Devo — Hardcore
(Superior Viaduct SV026, 1977/2013, 2CD)
by Peter Thelen, Published 2013-11-01Long before there were five nerds with red plastic flowerpots on their heads playing goofy songs on what sounded like Atari game machines or Commodore 64’s, there was a real band of innovators playing a raw and convincing rock laced with elements of punk, progressive, and a dollop of genuine weirdness. Much of that punky aggression carried through to their first Warner Brothers album Q: Are We Not Men? A: We Are Devo, produced by Brian Eno, but began to fade shortly thereafter as the band relied more and more on electronics and drum sequencers. Shortly after the turn of the decade and their big hit “Whip it,” the excitement was all but gone, as the band descended further and further into banal kitschiness. But this review is about the early days of the band, going forward on their own years before being signed to a major label. Hardcore reissues the two earlier Hardcore Devo Vol.1 and Vol.2 releases that Ryko put out in 1990 and 1991 respectively, now out of print for decades, and adds a half dozen or so bonus tracks to the end of the second disc. This is the real deal, the origins of the band and their whole concept about de-evolution; If one has never heard anything but “Whip It” and “Peek-a-Boo,” this will be a real ear-opener. Several of the best cuts on the band’s first Warners album are here on disc one, in their early, more cutting-edge versions originally recorded by the band between 1974 and 1977. The second disc covers the same time period, but these are the also-rans that didn’t quite make it to Volume 1, but are still quite worthy and display the same proto-punk edginess. The bonus tracks on disc 2 feature some surprises (an early version of “Clockout” from the band’s second Warners album is here), but for the most part, these are the rough demos and poorest recordings on the set. Still, it’s good to hear these unexpurgated cuts along with the others.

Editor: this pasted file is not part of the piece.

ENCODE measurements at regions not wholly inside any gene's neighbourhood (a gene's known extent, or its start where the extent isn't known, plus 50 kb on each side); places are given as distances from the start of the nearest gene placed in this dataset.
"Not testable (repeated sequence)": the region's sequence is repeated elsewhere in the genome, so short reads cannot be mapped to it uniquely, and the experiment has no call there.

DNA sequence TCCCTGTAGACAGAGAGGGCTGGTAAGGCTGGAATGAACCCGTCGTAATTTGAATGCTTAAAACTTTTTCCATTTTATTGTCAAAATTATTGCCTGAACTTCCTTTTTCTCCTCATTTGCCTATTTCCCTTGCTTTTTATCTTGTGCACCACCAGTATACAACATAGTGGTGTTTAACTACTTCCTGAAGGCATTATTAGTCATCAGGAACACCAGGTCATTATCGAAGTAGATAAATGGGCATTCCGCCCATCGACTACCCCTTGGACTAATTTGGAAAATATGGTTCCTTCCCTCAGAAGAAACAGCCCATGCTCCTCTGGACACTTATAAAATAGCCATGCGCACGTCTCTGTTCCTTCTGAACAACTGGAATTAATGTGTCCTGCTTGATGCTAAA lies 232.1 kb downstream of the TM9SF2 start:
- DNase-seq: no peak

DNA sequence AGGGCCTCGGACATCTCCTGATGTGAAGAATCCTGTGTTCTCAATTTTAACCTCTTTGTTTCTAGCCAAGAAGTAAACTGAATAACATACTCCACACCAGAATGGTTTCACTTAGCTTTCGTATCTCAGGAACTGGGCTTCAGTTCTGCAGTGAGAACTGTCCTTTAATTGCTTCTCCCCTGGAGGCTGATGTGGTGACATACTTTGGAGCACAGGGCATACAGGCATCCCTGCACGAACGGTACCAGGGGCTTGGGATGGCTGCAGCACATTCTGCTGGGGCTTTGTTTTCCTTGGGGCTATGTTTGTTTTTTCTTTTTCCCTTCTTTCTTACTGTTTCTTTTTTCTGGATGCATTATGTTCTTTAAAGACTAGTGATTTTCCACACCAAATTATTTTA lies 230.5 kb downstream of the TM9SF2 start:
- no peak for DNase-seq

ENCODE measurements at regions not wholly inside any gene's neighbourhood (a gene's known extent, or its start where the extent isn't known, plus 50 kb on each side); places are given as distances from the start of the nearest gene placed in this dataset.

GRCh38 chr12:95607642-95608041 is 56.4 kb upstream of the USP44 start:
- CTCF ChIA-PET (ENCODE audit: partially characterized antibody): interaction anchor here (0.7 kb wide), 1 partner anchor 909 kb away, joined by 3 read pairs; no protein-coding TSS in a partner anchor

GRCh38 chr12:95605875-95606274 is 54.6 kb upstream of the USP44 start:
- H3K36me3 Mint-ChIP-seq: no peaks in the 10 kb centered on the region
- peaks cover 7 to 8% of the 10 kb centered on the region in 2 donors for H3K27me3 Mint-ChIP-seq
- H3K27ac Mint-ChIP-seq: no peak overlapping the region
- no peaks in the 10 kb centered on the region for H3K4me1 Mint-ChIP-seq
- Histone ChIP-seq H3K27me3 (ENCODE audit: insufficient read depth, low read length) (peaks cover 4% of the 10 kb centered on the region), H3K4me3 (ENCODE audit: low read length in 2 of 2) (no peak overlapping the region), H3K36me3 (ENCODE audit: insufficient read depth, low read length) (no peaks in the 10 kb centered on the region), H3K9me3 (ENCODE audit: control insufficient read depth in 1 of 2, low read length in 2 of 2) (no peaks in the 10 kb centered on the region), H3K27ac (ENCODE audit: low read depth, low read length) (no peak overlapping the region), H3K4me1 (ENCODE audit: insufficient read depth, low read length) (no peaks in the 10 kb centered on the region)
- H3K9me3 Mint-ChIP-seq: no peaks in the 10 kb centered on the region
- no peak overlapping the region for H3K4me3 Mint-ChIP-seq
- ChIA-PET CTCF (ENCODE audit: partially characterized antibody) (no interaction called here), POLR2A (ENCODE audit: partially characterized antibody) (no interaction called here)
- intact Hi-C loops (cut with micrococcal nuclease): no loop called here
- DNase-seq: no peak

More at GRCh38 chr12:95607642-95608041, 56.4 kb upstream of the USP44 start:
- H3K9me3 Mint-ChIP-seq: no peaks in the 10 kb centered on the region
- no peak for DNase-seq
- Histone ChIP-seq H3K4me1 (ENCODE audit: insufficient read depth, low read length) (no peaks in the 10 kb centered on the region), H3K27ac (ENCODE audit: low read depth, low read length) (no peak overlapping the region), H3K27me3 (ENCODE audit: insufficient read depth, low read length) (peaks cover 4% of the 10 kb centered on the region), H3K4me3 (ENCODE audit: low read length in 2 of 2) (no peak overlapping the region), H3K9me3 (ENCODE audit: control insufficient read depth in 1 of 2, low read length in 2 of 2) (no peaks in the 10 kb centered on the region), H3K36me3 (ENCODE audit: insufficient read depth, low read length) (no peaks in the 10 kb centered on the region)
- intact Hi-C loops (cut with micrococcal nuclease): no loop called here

Related artist(s): Devo
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